Ski Shuttles: Hitchin' A Ride Up Onto The Slopes
Taking a flight to a major airport in the West is just the first step to getting onto the ski and snowboard mountain.
A number of resorts have hooked with regional airports to draw visitors to them. But it's also the job of mountain resorts to get customers out of major airports and city hotels and onto the hill as quickly as possible.
In Denver, at least a half-dozen mountain shuttle services run out of Denver International Airport. Epic Mountain Express has shared shuttles and private SUVs that drop off along I-70 all the way to Aspen. The first run from DIA for Peak 1 Express is at 5:15 a.m. The service links with local shuttles in Summit County and Vail.
Up in Seattle, Chariot Destinations has taken over the former Ski Shuttle to deliver skiers and riders from downtown locations to Snoqualmie, Crystal and Stevens Pass. Shuttles from Seattle-Tacoma Airport hit those same resorts, as well as Mt. Baker and Whistler.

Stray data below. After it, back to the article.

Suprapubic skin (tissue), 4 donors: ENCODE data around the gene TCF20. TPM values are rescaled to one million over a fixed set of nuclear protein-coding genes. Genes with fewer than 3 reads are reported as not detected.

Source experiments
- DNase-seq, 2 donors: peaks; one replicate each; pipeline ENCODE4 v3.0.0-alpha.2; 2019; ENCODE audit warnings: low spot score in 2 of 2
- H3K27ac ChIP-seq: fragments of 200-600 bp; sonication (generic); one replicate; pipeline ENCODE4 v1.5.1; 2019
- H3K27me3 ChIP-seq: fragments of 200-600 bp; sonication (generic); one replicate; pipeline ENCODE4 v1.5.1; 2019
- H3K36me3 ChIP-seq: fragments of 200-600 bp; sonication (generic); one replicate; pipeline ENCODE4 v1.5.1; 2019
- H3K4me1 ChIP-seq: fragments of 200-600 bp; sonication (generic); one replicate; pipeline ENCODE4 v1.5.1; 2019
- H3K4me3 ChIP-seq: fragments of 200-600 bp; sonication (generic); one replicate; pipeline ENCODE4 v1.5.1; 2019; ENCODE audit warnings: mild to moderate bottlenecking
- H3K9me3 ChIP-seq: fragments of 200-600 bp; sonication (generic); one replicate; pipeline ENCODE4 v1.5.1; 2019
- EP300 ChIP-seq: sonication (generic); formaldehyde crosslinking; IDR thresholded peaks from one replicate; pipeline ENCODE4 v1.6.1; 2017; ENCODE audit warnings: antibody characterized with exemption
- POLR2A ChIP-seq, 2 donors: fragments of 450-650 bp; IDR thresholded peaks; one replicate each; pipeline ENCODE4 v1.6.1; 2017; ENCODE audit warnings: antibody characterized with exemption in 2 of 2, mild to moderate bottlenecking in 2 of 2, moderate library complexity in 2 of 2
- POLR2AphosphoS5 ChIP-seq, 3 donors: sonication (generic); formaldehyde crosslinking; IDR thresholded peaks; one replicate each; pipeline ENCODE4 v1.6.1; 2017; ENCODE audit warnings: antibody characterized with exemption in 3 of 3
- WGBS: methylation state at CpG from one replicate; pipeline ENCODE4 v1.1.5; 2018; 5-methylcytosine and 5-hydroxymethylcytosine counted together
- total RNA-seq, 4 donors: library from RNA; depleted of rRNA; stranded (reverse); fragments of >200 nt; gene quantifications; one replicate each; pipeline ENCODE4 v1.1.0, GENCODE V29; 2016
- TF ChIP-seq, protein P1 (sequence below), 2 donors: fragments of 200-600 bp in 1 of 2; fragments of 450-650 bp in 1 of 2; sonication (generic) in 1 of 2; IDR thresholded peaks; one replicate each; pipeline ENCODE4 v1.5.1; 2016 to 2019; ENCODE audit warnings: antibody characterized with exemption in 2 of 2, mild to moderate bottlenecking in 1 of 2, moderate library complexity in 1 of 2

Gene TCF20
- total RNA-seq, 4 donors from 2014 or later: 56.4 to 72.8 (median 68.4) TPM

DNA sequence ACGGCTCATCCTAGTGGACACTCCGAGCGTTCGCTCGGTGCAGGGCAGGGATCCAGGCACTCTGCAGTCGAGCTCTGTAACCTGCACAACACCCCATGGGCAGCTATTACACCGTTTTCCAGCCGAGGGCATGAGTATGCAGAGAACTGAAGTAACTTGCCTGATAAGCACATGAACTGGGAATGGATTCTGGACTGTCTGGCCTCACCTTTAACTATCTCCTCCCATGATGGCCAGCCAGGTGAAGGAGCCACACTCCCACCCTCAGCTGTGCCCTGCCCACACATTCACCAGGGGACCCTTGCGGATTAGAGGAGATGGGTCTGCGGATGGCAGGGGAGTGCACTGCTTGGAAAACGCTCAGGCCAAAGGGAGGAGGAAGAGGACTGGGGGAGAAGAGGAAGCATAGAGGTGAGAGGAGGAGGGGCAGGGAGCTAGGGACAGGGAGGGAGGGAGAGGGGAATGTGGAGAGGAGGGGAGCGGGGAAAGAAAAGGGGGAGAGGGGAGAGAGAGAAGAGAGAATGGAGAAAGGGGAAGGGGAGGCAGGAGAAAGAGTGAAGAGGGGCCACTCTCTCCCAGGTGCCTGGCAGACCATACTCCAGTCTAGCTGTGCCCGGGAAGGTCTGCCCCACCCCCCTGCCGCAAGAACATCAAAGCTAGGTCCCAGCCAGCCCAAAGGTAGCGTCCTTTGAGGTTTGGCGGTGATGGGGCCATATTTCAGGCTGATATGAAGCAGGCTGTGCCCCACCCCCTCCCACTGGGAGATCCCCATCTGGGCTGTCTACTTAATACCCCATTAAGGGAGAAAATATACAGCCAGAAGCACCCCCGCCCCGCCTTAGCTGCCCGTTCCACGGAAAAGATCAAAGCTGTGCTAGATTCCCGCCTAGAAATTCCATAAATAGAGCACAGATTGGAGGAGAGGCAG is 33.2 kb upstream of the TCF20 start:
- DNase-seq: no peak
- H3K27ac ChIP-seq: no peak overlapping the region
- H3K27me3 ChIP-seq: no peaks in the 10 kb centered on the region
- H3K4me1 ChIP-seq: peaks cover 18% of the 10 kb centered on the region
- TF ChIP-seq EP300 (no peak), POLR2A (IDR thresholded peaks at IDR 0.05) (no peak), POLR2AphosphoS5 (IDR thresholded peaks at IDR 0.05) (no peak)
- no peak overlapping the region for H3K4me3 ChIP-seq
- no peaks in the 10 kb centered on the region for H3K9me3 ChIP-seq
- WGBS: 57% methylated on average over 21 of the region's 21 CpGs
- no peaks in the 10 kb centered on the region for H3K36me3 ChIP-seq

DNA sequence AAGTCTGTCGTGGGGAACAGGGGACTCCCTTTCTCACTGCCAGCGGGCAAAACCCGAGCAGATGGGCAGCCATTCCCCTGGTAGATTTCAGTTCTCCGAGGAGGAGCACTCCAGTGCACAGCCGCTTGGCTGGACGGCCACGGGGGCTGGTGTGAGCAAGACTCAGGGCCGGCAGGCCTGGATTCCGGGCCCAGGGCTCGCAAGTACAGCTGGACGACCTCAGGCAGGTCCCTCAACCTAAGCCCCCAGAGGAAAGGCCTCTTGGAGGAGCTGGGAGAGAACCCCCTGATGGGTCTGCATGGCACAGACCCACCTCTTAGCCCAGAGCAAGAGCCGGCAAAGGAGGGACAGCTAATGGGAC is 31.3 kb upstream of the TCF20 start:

Many prefer flying into Reno. Shuttles await for the short drive to Lake Tahoe. Some resorts have their own, but area-specific runs to the lake's north end, Truckee resorts and south shore can get you to local transport centers.
Salt Lake City is the king of public transport to ski areas, partly because they are close to the city and partly because of a long-term commitment to cutting air pollution. Light rail TRAX can get you to Ogden and Provo resorts, or to hook up with Utah Transit Authority buses up the Cottonwood canyons or over the hill to Park City.